For months the recommendations fell on deaf ears as the person preferred skill training and did not like to workout.  Now to explain, this person had difficultly completing 1 pushup and so the strength deficit was large.  I am not suggesting that she needed to become strength focused because even if she lifted weights every day, the enemy that would attack her would still be larger and stronger and so it would be skill that let her make up the difference and prevail.  She eventually took the advice and got up to being able to do 25 pushups and fixed the strength imbalance with habits of basic strength conditioning.  Suddenly all her skill habits, coupled with sufficient strength were able to yield their advantage in sparring drills.  Further all the work she had done to master leverage gave her an ability to fight way outside her weight class now that she had a sufficient baseline of strength.  Smaller female and male practitioners often could fall into a similar situation.

I also have known a couple of really strong people who I have trained with in martial arts and seen an opposite problem.  Despite being able to bench my bodyweight a few times over, when we would train together they often suffered from a limited spectrum of explosive mobility.  You wouldn’t want to get directly in front of him but as soon as he was flanked a little bit, he was slower and weaker on obscure angles and unable to recover, as a result, he would struggle to defend attacks that people in a much lower strength category who put more emphasis upon skills would easily be able to deal with.  In the end, he liked strength training too much to cut back and work more on mobility, so he chose not to continue to pursue martial arts.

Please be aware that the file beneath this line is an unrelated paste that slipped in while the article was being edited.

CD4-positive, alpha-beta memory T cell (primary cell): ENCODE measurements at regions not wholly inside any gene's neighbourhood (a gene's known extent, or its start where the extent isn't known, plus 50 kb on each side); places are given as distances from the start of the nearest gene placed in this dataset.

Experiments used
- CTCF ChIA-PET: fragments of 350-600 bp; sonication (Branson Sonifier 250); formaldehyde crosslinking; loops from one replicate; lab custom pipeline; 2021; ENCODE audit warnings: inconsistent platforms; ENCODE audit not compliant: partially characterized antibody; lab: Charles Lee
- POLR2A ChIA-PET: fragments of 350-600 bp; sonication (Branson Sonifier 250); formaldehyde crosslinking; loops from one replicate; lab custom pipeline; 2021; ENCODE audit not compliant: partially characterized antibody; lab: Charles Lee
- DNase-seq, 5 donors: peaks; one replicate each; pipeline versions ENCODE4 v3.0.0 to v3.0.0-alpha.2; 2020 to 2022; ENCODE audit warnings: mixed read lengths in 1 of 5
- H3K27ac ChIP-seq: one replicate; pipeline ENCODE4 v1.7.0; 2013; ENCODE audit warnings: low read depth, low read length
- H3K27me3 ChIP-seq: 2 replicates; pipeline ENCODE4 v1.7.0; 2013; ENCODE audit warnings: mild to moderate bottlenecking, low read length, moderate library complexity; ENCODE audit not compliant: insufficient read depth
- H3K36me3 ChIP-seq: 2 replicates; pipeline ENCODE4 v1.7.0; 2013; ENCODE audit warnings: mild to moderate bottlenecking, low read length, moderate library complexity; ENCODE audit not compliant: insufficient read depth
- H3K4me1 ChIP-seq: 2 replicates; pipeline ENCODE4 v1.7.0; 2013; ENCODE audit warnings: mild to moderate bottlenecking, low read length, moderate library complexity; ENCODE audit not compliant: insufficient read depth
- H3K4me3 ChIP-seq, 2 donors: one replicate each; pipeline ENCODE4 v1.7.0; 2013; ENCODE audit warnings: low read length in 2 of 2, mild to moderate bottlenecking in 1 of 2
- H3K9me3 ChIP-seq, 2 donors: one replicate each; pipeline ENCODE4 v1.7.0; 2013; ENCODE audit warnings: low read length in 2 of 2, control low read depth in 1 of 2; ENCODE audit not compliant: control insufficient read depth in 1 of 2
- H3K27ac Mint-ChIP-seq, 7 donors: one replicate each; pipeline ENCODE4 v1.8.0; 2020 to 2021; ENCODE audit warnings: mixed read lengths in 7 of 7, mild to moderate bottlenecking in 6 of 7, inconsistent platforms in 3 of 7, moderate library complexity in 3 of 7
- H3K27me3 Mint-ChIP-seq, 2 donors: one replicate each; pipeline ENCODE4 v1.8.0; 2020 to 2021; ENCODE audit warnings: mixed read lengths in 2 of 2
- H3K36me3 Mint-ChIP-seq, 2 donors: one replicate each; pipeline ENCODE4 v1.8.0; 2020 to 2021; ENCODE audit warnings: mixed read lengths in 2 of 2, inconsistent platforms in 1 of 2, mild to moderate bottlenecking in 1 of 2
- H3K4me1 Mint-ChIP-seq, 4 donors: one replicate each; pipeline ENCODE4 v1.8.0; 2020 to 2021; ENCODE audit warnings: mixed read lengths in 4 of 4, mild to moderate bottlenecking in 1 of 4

Ultimately at the end of the day, you need to know what you are training to deal with, and as someone working to be prepared to defend yourself and your family, you need to have a functional balance in your training.  If you have tremendous knowledge and skill but your strength, speed and endurance are so insufficient that you are too outclassed to get your skills in a fight, then those skills may do you no good.

You need enough conditioning that your body (which is your weapon in a fight) has enough of an edge to cut and to make sure that the fight does come down to skill.  After that, in a non-regulated, self-protection type fight, it will be skills and mindset which determines the victory, not mere conditioning.  The extra pushups, extra weight on the bench press or dead lift does little to prevent traumatic brain injury, spinal attacks, small joint manipulation etc.  Those have to be countered by skills and knowledge.

In my own opinion, this balance of conditioning and skill is something everyone ought to consider and continue to refine.  Both conditioning and skill development are important, you don’t want to get caught in pointless “either-or” “this or that” quandaries and you don’t want to get stuck with an imbalance just because you like conditioning or skill more.  Irrelevant preferences are the real vulnerability, the only preference is to be as effective as you can.


Kyle Whiteley

Tang Wei Martial Arts Association

Dimensions of Improvement in Martial Arts